Still from the film Spring Night, Summer Night (1967) showing two people standing on a hill, in shadow

Spring Night, Summer Night / In the Middle of the Nights

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The UCLA Film & Television Archive presents classic film and contemporary cinema in the Hammer's Billy Wilder Theater.

Part of the series American Neorealism, Part One: 1948–1984

Spring Night, Summer Night

North American digital restoration premiere Director J.L. Anderson’s remarkable first—and only—feature, Spring Night, Summer Night has been claiming the attention of a growing number of critics as it has gradually emerged from decades-long obscurity following screenings, in recent years, at The Museum of Modern Art in New York, UCLA, and the Rural Route Film Festival. This stunning new 4K restoration promises to bring the film an even wider audience. Shot on location in rural southeastern Ohio, its rolling hills shimmering in eddies of black-and-white grain, accentuated by the film’s low-key lighting, Spring Night brings an earthy poetry to its death trap portrait of small-town America.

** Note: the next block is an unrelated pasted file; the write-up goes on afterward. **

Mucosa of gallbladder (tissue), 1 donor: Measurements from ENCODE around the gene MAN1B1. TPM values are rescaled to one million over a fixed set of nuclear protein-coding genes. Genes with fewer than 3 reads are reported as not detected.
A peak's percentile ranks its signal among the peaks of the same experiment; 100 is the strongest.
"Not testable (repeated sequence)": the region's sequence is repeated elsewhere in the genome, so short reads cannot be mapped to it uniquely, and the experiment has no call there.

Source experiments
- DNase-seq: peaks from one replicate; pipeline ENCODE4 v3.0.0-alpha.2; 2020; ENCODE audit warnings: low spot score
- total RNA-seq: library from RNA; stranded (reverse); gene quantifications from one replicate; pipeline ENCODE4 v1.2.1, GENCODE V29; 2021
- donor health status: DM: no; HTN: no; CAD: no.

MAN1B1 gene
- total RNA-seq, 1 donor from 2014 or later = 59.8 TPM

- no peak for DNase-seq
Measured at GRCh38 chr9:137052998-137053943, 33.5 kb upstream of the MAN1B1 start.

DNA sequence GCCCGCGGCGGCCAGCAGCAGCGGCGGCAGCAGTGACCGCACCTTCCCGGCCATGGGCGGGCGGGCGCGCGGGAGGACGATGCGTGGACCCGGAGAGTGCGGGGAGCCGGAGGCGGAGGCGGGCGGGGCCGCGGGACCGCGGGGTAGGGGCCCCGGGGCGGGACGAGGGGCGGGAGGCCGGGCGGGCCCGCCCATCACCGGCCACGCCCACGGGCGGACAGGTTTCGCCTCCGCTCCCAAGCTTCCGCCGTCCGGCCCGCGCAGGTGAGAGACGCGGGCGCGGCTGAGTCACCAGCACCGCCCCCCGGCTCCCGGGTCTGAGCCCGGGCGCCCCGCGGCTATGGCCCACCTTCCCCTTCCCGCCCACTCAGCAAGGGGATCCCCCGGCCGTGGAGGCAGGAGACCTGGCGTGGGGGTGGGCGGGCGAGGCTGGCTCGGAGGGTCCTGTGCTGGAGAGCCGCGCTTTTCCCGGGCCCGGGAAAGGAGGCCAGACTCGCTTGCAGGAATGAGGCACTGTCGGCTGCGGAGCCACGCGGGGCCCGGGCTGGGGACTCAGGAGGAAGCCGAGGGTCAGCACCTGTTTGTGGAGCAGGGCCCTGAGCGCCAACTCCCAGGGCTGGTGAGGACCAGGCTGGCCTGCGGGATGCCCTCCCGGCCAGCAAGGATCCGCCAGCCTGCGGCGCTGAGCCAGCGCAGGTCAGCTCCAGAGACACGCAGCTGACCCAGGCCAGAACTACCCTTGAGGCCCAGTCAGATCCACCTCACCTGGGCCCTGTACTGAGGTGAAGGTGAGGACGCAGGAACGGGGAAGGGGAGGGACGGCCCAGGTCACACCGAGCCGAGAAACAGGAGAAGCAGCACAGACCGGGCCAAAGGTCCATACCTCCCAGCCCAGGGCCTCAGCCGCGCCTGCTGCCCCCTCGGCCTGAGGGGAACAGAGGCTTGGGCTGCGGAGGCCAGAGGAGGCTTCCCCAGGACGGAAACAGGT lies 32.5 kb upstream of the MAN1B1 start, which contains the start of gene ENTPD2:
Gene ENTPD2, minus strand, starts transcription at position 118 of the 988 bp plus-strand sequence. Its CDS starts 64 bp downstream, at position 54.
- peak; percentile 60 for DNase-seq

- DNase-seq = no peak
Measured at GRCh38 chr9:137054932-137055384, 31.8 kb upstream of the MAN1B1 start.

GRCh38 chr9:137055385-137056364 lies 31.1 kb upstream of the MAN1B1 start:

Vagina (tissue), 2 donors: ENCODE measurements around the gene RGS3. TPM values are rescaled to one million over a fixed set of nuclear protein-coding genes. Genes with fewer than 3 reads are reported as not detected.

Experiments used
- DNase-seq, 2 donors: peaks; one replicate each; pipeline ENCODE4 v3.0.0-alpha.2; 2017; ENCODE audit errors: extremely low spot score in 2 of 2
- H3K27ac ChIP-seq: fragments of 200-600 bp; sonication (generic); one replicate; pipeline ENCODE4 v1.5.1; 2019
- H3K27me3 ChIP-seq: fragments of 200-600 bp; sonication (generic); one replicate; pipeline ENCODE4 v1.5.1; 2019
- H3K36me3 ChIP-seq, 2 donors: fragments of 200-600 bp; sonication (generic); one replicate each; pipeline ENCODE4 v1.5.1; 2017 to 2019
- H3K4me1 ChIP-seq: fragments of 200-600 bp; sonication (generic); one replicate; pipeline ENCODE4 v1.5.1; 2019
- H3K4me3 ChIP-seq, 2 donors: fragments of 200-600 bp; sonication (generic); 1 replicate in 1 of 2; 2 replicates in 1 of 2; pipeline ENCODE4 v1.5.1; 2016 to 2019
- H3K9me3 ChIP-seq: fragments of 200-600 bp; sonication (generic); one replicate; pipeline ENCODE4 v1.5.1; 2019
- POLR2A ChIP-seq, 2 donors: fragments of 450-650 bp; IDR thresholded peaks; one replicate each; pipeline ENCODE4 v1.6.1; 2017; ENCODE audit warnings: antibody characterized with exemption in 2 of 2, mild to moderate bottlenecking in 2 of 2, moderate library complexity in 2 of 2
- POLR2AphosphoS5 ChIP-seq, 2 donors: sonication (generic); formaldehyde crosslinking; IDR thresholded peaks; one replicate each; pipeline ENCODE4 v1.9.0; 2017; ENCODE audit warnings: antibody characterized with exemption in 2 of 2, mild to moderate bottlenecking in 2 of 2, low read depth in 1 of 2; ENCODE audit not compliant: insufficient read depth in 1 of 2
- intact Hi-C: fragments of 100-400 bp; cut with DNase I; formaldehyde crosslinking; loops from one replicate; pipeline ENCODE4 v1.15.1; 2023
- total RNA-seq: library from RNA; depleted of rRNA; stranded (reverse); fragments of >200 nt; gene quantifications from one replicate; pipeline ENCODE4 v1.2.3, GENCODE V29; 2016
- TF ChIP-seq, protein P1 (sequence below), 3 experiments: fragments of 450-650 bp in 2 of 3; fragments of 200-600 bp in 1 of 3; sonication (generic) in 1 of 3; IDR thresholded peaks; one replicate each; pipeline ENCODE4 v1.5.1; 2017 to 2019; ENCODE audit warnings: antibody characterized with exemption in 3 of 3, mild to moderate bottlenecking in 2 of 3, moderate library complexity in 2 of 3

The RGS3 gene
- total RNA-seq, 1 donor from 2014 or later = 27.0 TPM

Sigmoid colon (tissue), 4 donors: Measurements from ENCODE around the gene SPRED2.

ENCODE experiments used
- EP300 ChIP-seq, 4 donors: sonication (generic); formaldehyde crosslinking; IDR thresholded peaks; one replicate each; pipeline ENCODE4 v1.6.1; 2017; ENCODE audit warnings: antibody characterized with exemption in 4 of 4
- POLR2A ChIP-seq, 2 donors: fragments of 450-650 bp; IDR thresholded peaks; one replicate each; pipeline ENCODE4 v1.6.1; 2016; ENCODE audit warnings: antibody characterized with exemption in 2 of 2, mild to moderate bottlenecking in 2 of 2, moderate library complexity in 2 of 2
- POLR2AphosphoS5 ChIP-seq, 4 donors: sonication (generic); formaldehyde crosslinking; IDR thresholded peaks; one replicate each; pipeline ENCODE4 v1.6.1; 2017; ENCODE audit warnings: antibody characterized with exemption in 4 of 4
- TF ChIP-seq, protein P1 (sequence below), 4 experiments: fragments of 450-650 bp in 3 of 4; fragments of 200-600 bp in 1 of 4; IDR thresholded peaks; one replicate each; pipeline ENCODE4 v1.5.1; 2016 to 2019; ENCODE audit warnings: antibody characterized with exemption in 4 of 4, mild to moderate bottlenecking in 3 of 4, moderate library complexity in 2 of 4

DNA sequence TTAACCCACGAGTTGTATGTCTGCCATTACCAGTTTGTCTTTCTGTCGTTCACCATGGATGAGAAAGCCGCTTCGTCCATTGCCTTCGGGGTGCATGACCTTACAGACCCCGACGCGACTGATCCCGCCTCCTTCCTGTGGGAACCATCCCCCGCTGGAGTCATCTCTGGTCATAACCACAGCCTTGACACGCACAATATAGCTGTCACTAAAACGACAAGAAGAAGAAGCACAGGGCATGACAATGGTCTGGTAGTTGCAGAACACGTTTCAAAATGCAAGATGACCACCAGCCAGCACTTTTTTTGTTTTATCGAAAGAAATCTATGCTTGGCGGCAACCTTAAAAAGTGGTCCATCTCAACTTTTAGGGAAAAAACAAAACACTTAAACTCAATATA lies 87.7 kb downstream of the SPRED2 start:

In the clamor of the family dinner table, Carl (Ted Heimerdinger) and Jessie (Larue Hall), the eldest children in an extended brood, see the grinding trajectory of their lives laid out: from carefree youth to embittered adulthood to forgotten old age. Both secretly hungering for escape, they rebel against the ties that bind them to this place and to each other through an illicit act of love that brings both tender and traumatic consequences. Through these young ill-fated lovers and the hardscrabble world around them, Anderson captures in ethnographic detail the postwar bust of the Appalachians where regrets and recriminations are soaked in Blatz beer and fuel a pernicious rumor mill.

Dropped from the line-up of the 1968 New York Film Festival in favor of John Cassavetes’s Faces, and with no other options for distribution, the film was picked up by exploitation distributor Joseph Brenner who tacked on some nude scenes and released a bastardized version under the title Miss Jessica is Pregnant. This restored version, screening at the Hammer, is Anderson’s original cut, ready to take its place, finally, among the pantheon of American independent cinema. (1967, dir. J.L. Anderson, DCP, black and white, 82 min.)

New 4K restoration by Nicolas Winding Refn’s ByNWR and Cinema Preservation Alliance, courtesy of Flicker Alley.

In the Middle of the Nights: From Arthouse to Grindhouse and Back Again

Following the feature, restorationists Peter Conheim and Ross Lipman present an in-person program of archival discoveries related to Spring Night, Summer Night, a long-lost gem of American cinema. This deep dive includes never-before-seen 16mm home movies of Spring Night’s production as well as the world premiere of Lipman’s new video essay on the film’s troubled release history, including x-rated scenes and outtakes from its exploitation recut. (2020, dir. Ross Lipman, DCP, black and white, 14 min.)